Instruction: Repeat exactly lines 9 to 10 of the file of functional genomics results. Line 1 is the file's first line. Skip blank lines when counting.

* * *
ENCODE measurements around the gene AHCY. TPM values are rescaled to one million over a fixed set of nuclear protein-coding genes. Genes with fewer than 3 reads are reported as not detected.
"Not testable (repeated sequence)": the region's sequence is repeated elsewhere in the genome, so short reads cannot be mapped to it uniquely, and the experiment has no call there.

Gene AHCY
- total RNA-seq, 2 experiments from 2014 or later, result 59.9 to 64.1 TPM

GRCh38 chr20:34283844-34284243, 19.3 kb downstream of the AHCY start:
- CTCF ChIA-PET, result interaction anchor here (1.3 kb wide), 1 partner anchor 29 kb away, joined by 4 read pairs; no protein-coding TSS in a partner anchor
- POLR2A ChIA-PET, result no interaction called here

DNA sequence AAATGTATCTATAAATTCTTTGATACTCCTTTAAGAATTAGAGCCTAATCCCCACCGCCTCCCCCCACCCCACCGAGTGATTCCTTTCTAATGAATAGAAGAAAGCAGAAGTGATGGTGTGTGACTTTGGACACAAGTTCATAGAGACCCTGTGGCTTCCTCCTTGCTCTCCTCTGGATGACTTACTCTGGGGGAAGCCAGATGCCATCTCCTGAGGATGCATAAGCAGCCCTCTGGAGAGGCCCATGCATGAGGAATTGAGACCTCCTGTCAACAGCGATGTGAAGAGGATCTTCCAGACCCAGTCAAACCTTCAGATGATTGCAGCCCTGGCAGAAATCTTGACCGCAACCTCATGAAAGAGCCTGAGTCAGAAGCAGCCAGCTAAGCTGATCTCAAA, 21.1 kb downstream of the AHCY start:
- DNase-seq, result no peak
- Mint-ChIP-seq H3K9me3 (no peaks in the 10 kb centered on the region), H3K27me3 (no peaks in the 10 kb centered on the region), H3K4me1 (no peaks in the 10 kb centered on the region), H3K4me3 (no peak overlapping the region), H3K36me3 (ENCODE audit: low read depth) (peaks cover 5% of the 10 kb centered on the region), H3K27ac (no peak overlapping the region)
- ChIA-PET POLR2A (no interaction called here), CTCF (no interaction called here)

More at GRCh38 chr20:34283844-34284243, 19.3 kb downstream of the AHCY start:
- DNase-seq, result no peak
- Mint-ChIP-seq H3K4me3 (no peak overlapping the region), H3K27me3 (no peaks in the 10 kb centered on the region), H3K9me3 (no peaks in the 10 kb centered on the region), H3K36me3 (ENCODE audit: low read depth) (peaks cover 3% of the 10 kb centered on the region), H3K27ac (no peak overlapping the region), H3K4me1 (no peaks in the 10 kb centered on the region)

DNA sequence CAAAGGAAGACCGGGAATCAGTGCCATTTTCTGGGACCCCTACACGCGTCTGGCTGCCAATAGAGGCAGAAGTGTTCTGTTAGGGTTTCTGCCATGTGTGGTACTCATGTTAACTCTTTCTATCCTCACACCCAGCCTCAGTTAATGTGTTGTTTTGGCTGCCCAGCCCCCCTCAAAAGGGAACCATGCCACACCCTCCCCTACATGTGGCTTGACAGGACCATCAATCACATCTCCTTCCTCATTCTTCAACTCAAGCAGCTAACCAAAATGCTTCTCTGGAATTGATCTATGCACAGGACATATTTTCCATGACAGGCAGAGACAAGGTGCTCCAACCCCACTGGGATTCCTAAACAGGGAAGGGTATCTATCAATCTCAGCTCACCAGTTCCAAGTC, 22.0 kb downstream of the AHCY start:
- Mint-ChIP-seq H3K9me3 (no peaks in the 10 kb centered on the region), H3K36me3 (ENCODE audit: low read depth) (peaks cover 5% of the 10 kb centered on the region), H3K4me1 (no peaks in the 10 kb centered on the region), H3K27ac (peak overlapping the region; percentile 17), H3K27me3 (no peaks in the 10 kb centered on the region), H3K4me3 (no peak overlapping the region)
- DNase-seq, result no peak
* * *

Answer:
- DNase-seq, result no peak
- Mint-ChIP-seq H3K9me3 (no peaks in the 10 kb centered on the region), H3K27me3 (no peaks in the 10 kb centered on the region), H3K4me1 (no peaks in the 10 kb centered on the region), H3K4me3 (no peak overlapping the region), H3K36me3 (ENCODE audit: low read depth) (peaks cover 5% of the 10 kb centered on the region), H3K27ac (no peak overlapping the region)